Major industrial developments are planned in that area and Orissa was the first Indian state to privatise electricity generation and transmission. It would be the utility's first nuclear plant and also the first conventional nuclear plant not built by the government-owned NPCIL. A more specific agreement was signed in November 2011 to set up a joint venture with NPCIL – NPCIL Nalco Power Co Ltd – giving it 26 or 29% equity in Kakrapar 3&4 (total 1300 MWe net) under construction in Gujarat on the west coast for Rs 1700 crore ($285 million). The Railways already has a joint venture with NTPC – Bhartiya Rail Bijlee Company – to build a 1000 MWe coal-fired power plant at Nabi Nagar in Aurangabad district of Bihar, with the 250 MWe units coming on line 2014-15. In anticipation of this, Reliance Power Ltd, GVK Power & Infrastructure Ltd and GMR Energy Ltd are reported to be in discussion with overseas nuclear vendors including Areva, GE-Hitachi, Westinghouse and Atomstroyexport.
This followed the government signing a nuclear cooperation agreement with France in September 2008. Areva says that the EPR has achieved Design Acceptance Certification in India.
This could proceed following bilateral nuclear cooperation agreements signed in October 2010 and July 2011.
Presently 19 nuclear power plants in India are there, which generates 4,560 MW (2.9% of total installed base) and 4 such power plants are in the pipeline and would be generating around 2,720 MW. The deterioration of domestic uranium resources caused the decline of electricity production from nuclear energy in India by 12.83% during 2006 to 2008. During the operational phase of this deal, the country is expected to improve its total nuclear power production to 45,000 MW by generating an additional nuclear power of 25,000 MW by 2020. Gross generation comprised 801 TWh from coal, 94 TWh from gas, 23 TWh from oil, 33 TWh from nuclear, 126 TWh from hydro and 50 TWh from other renewables. All are run by the state-owned Power Grid Corporation of India Ltd (PGCI), which operates more than 95,000 circuit km of transmission lines. The environment minister in September 2014 said it would be 30 years before India would be likely to see a decrease in CO2 emissions.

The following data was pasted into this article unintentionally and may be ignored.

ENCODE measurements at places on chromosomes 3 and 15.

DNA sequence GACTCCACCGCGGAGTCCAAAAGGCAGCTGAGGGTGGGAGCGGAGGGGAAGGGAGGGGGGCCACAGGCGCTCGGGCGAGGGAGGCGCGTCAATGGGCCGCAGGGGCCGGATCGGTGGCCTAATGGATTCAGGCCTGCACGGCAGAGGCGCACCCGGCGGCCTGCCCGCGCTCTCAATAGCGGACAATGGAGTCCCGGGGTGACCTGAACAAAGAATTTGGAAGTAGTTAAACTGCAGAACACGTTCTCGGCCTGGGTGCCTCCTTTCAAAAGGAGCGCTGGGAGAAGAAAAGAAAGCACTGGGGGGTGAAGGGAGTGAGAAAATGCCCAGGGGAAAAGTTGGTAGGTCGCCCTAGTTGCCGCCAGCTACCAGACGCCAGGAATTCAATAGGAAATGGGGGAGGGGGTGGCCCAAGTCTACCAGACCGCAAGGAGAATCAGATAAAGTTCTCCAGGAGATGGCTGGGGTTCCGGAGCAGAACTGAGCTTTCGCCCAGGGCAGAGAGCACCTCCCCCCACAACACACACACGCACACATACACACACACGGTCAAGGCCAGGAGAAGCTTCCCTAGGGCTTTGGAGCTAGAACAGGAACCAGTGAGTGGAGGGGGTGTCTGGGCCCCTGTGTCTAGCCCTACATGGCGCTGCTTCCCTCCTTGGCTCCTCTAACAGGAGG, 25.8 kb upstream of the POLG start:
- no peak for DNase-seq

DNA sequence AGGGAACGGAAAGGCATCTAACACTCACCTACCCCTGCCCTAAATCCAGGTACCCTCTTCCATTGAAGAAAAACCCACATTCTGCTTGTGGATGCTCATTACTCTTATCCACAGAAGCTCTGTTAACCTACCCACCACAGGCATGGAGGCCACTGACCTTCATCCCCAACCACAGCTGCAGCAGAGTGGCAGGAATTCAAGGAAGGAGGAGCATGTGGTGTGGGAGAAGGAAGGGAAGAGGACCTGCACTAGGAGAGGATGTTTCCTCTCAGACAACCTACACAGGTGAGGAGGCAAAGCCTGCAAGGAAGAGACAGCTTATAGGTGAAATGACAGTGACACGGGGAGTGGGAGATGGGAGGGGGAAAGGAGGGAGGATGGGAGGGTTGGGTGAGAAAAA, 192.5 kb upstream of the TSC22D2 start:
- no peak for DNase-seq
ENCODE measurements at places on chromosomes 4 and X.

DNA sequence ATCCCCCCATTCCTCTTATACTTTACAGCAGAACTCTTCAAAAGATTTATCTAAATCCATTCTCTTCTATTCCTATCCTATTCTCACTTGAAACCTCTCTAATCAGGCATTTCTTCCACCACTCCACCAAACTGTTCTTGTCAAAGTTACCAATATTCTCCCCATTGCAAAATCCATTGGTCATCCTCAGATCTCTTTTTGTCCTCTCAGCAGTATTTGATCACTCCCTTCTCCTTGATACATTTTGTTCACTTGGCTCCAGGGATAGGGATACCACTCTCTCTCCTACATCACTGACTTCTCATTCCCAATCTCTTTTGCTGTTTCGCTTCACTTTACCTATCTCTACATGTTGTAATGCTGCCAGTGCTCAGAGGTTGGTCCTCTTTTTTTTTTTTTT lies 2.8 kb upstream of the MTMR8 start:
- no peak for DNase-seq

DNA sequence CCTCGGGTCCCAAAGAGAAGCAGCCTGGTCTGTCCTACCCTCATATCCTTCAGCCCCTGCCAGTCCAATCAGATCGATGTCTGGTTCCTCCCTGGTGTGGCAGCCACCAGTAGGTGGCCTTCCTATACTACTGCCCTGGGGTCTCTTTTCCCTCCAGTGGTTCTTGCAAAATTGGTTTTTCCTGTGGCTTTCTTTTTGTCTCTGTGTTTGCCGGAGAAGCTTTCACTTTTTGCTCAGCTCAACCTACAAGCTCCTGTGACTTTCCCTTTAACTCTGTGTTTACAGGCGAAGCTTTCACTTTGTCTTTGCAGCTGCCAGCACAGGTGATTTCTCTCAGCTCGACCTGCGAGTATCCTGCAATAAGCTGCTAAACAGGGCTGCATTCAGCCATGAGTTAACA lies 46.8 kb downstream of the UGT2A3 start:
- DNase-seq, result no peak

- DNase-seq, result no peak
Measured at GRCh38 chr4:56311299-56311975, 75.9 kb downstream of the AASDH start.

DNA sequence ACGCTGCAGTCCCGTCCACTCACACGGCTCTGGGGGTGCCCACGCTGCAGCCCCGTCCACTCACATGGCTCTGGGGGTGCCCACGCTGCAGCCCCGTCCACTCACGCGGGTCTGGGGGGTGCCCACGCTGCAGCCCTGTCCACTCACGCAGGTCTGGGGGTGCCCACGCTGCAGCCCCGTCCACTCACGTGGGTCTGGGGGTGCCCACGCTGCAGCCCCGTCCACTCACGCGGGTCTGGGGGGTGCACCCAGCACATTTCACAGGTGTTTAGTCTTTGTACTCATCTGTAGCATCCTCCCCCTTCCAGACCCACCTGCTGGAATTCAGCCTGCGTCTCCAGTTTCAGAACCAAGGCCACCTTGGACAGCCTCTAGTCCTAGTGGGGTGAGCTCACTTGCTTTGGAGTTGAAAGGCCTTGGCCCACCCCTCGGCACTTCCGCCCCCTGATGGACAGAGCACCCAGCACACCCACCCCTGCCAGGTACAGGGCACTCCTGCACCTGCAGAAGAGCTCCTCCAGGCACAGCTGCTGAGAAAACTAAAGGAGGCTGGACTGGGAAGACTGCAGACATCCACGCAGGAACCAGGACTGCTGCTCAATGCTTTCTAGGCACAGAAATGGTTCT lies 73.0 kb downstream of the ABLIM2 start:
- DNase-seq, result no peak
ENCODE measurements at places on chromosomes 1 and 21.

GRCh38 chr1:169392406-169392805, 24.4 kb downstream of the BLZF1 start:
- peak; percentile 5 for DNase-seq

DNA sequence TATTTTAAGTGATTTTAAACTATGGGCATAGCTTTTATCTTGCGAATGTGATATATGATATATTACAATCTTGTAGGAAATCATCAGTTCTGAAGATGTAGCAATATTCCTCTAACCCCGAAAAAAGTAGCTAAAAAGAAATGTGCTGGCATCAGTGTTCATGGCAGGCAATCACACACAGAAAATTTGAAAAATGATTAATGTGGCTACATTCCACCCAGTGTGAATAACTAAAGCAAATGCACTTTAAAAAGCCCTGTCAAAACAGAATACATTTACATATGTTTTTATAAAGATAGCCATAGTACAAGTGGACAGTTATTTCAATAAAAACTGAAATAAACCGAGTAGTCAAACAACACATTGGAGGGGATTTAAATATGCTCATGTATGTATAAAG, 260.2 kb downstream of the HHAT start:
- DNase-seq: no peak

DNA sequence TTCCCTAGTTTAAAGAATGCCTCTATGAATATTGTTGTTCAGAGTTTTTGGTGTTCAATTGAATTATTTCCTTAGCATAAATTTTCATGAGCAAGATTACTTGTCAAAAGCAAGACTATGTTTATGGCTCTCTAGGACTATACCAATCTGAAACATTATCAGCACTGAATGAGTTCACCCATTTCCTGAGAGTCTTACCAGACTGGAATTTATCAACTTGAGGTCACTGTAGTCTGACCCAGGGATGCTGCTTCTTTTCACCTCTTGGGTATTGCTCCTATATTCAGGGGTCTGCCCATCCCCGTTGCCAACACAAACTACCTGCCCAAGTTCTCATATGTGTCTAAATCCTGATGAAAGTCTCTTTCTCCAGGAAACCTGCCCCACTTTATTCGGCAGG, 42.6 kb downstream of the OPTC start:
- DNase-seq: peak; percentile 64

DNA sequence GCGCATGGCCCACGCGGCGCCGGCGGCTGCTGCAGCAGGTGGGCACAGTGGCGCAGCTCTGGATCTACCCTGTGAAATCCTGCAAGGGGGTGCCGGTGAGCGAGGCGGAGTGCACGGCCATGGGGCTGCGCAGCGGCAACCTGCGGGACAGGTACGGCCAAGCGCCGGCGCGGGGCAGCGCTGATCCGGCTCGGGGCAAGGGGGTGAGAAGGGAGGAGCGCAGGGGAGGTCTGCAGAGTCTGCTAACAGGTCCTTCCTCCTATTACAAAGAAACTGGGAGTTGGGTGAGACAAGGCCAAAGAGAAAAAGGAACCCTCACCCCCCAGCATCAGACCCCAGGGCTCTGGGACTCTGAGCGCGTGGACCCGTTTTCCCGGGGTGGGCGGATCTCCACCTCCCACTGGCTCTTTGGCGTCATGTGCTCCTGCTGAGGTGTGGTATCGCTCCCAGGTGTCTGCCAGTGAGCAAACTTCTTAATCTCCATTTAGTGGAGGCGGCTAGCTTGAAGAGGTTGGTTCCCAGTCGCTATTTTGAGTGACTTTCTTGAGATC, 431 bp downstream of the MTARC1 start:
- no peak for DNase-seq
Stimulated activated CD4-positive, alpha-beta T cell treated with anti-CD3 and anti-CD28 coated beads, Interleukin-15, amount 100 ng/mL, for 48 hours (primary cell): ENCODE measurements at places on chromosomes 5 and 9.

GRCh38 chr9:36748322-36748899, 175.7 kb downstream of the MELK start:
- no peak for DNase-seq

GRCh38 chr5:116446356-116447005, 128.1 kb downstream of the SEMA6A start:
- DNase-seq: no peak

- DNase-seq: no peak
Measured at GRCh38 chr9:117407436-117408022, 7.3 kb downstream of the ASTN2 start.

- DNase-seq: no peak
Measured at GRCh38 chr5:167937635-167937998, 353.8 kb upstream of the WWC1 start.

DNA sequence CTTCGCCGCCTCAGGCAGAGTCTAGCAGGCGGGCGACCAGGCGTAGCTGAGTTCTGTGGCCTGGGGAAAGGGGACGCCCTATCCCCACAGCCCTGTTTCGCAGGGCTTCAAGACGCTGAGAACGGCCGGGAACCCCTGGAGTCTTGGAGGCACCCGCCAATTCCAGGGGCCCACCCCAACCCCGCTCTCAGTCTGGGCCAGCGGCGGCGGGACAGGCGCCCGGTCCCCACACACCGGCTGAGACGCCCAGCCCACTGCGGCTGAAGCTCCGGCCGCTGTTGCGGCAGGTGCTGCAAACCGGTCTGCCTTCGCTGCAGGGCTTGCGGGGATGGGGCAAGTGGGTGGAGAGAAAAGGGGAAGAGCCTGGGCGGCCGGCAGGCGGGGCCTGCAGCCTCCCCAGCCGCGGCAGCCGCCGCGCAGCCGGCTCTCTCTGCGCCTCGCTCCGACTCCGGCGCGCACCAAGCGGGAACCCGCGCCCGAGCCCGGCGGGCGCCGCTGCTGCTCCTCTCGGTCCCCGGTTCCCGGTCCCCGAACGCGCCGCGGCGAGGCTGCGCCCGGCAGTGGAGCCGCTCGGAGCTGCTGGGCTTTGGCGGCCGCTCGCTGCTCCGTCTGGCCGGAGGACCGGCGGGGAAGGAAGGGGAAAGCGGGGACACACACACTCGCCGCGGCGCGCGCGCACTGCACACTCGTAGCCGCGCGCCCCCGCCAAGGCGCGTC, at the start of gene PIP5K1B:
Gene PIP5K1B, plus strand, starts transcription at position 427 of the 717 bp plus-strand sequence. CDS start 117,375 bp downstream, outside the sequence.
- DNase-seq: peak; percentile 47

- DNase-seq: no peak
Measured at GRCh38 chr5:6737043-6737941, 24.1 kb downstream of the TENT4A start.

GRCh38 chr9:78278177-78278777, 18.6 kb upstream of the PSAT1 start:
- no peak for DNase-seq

India's fuel situation, with shortage of fossil fuels, is driving the nuclear investment for electricity, and 25% nuclear contribution is the ambition for 2050, when 1094 GWe of base-load capacity is expected to be required.
Its power reactors to the mid-1990s had some of the world's lowest capacity factors, reflecting the technical difficulties of the country's isolation, but rose impressively from 60% in 1995 to 85% in 2001-02.